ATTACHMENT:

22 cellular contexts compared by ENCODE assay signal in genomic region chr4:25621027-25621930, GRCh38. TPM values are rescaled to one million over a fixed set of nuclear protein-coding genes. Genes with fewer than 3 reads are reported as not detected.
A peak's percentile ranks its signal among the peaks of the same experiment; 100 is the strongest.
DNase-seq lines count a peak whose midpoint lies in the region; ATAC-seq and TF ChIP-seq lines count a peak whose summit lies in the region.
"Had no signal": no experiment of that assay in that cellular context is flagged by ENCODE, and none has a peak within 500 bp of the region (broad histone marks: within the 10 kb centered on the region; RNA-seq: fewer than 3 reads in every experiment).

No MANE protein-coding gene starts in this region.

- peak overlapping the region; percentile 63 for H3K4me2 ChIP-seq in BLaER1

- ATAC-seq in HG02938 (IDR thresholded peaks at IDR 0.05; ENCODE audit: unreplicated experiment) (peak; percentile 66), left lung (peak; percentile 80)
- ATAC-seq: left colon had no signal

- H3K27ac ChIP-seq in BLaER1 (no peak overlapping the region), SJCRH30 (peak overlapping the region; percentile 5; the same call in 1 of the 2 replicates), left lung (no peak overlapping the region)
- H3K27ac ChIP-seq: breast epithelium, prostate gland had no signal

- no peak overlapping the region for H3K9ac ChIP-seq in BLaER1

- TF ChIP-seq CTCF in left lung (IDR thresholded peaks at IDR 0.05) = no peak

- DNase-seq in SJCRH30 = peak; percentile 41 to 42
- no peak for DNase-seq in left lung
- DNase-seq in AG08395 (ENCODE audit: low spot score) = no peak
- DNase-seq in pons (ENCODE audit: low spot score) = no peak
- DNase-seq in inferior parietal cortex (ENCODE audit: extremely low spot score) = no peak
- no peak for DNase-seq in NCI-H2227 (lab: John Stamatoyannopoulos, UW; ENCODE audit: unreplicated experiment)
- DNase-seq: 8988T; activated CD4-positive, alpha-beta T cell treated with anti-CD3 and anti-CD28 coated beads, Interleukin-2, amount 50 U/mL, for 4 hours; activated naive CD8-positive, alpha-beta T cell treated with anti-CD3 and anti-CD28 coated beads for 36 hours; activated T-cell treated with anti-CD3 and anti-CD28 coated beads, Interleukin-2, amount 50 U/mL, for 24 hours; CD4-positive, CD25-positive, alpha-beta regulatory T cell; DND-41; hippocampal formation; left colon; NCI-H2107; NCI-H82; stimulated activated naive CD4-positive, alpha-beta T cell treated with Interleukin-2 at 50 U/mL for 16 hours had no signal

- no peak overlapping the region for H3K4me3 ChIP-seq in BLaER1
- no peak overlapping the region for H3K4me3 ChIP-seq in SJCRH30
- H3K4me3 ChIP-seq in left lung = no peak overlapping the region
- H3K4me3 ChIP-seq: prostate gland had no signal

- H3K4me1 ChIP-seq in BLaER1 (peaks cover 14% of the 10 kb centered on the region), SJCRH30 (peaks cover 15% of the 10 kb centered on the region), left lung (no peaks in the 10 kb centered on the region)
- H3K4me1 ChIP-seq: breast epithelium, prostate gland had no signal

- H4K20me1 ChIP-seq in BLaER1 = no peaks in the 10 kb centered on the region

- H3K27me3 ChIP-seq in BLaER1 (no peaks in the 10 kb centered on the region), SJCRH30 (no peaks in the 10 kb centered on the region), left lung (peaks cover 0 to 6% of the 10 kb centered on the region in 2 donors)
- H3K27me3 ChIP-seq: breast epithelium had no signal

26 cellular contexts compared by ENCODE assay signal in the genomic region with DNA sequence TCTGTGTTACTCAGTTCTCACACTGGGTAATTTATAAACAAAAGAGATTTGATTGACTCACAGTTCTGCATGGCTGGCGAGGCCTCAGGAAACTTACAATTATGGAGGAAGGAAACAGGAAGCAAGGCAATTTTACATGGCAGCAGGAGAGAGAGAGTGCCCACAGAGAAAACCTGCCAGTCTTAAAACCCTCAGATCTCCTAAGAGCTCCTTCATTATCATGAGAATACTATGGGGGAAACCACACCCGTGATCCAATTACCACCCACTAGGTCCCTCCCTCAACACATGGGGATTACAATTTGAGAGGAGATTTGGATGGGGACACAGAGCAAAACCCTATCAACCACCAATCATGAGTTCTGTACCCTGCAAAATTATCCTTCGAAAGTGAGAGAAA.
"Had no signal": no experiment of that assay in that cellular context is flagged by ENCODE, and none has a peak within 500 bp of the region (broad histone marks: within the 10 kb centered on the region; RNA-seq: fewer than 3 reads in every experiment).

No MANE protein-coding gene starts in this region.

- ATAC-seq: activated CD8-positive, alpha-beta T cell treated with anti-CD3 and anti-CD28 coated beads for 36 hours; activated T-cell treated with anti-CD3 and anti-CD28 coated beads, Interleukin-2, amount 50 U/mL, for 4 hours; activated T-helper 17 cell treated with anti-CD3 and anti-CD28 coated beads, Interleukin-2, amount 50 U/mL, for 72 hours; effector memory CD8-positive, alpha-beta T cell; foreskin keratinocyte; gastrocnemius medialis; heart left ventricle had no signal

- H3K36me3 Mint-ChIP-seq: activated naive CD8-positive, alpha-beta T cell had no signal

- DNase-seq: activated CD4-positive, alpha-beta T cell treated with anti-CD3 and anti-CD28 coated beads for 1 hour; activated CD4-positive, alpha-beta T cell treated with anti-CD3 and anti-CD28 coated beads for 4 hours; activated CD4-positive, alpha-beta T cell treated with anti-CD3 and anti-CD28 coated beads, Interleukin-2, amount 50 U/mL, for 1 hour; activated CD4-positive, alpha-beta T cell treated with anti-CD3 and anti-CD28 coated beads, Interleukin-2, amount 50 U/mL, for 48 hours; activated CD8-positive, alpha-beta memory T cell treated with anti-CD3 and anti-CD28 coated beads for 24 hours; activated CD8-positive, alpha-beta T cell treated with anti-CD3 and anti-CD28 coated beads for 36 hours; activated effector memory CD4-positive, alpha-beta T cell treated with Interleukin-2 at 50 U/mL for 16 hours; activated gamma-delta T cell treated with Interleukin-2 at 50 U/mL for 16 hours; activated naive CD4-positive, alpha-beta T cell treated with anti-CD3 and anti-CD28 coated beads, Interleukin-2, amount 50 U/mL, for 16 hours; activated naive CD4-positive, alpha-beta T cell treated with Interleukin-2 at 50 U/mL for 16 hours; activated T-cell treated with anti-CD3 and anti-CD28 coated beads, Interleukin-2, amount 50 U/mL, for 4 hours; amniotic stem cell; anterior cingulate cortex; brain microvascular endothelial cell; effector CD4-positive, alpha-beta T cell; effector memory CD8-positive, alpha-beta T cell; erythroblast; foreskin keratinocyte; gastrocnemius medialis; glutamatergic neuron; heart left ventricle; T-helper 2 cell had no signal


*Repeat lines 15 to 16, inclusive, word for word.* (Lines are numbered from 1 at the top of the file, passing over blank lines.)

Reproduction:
- DNase-seq in AG08395 (ENCODE audit: low spot score) = no peak
- DNase-seq in pons (ENCODE audit: low spot score) = no peak